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Two quintessentially American stories on film open virtually on Friday

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Alan Kim and Steven Yeun in "Minari." - PHOTO COURTESY A24
  • PHOTO COURTESY A24
  • Alan Kim and Steven Yeun in "Minari."
Fresh off receiving a slew of Golden Globe and Screen Actors Guild Award nominations last week, two wildly deserving award season contenders were released on Friday. As the pandemic forces film distributors to rethink their release plans, both “Minari” and “Judas and the Black Messiah” will now be accessible to audiences, both digitally and in limited theatrical settings.

A24, the distributor of “Minari,” has launched the A24 Screening Room platform, which will host two weeks of nationwide virtual screenings of the film, with room to expand that run, subject to demand. For those screenings, the distributor has partnered with individual virtual theaters around the country, including The Little Theatre locally.

Written and directed by Lee Isaac Chung, “Minari” is a semi-autobiographical take on Chung's upbringing. The story follows the Yis, a family of South Korean immigrants trying to make it in America during the 1980s.

Family patriarch Jacob (Steven Yeun) has moved his family from California into their new plot of land in rural Arkansas, with ambitions of starting a farm and growing fresh Korean produce to sell at market. His wife, Monica (Han Yeri) has her doubts, but agrees to relocate with their American-born children Anne (Noel Cho) and David (Alan Kim) to this isolated and unfamiliar place.

They’re soon joined by Monica’s mother, Soonja (Youn Yuh-jung), and one of the film’s most touching throughlines is the relationship the prankish older woman develops with young David.

Jacob desires self-sufficiency, and has an almost obsessive need to build something of his own from the ground up, even if it means uprooting his family. We see the sacrifices required to make Jacob’s dream a reality, and the effect they have on his wife and children. Crucially, Chung never turns him into an antagonist, and that generosity of spirit extends to every member of the family.



The film’s title comes from a resilient herb native to South Asia that can thrive even when planted in a foreign environment. The metaphor is clear, but the film never hits us over the head with it. The story “Minari” tells is a quintessentially American one, about a family that only has each other for support, and the cast’s chemistry supports Chung’s vision beautifully. His deeply felt drama builds delicately through small moments into something with an intimate grandeur.

Digital showtimes for “Minari” are scheduled once daily at 7 p.m. starting Friday, Feb. 12, through Thursday, Feb. 25. With limited tickets allotted, screenings are already selling out, though additional showtimes may be added within this window. Tickets are $20, with a portion of each ticket going to support the Little Theatre. Find full details at thelittle.org/films/minari.

Daniel Kaluuya as Fred Hampton in "Judas and the Black Messiah." - PHOTO COURTESY WARNER BROS
  • PHOTO COURTESY WARNER BROS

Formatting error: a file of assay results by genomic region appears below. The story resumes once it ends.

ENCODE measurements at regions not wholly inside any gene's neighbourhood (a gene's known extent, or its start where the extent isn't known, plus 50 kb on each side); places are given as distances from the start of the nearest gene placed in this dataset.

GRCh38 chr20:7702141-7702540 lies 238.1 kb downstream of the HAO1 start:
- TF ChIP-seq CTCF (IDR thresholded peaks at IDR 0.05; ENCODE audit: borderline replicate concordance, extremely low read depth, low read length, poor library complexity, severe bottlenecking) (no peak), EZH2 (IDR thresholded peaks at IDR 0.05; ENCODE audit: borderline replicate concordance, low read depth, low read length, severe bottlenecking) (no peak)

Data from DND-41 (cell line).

• Daniel Kaluuya as Fred Hampton in "Judas and the Black Messiah."
Opening in limited theatrical release, and digitally on HBO Max, “Judas and the Black Messiah” is the story of Fred Hampton (Daniel Kaluuya, “Get Out”) the deputy chairman of the Black Panther Party chapter in Chicago, seen through the eyes of William O'Neal (a reliably excellent Lakeith Stanfield, “Sorry to Bother You”), the man who would ultimately betray him.

As the film opens, William is picked up by the authorities for impersonating an FBI agent in order to steal cars. To avoid prison, he takes a deal to become an informant, infiltrating the Panther Party to get close to Hampton and bringing the information he gathers back to his FBI handler, Roy Mitchell (Jesse Plemons).

As portrayed by Kaluuya (whose riveting performance proves once again why he’s one of the most exciting actors working today), Hampton is a charismatic orator and revolutionary thinker who pours his whole heart into the fight for racial justice.

Just 21-years-old, Hampton was a natural leader, capturing the attention of the FBI and putting him in the crosshairs of the agency’s director, J. Edgar Hoover (played here by a nearly unrecognizable Martin Sheen).

Directed by Shaka King (screenplay written by King and Will Berson, from the story by Keith and Kenneth Lucas), the film does justice to the complicated history of the Panthers and shines a light on the often brutal actions by an American government bent on burning down a movement it viewed as a threat to law and order.

But for any fiery rhetoric he delivers about taking up arms in the fight for equality, Hampton’s true focus is on building a stronger community: establishing a free youth breakfast program, medical clinics, and bringing together diverse groups from around the city to join forces as a Rainbow Coalition.

Kaluuya captures Hampton’s charisma and intelligence, and in scenes with Dominique Fishback (a standout as Deborah Johnson, Hampton's girlfriend and fellow Panther), shows a touching vulnerability. King’s film is a stirring tribute to the activist, burning with a righteous anger that gives it devastating power.

“Judas and the Black Messiah” will be released simultaneously in theaters and digitally on HBO Max.


“Minari”
(PG-13), Directed by Lee Isaac Chung
Playing virtually through The Little Theatre

“Judas and the Black Messiah”
(R), Directed by Shaka King
Now playing in limited theatrical release, and streaming on HBO Max

Adam Lubitow is a freelance film critic for CITY. Feedback on these reviews can be directed to Rebecca Rafferty, CITY’s life editor, at becca@rochester-citynews.com.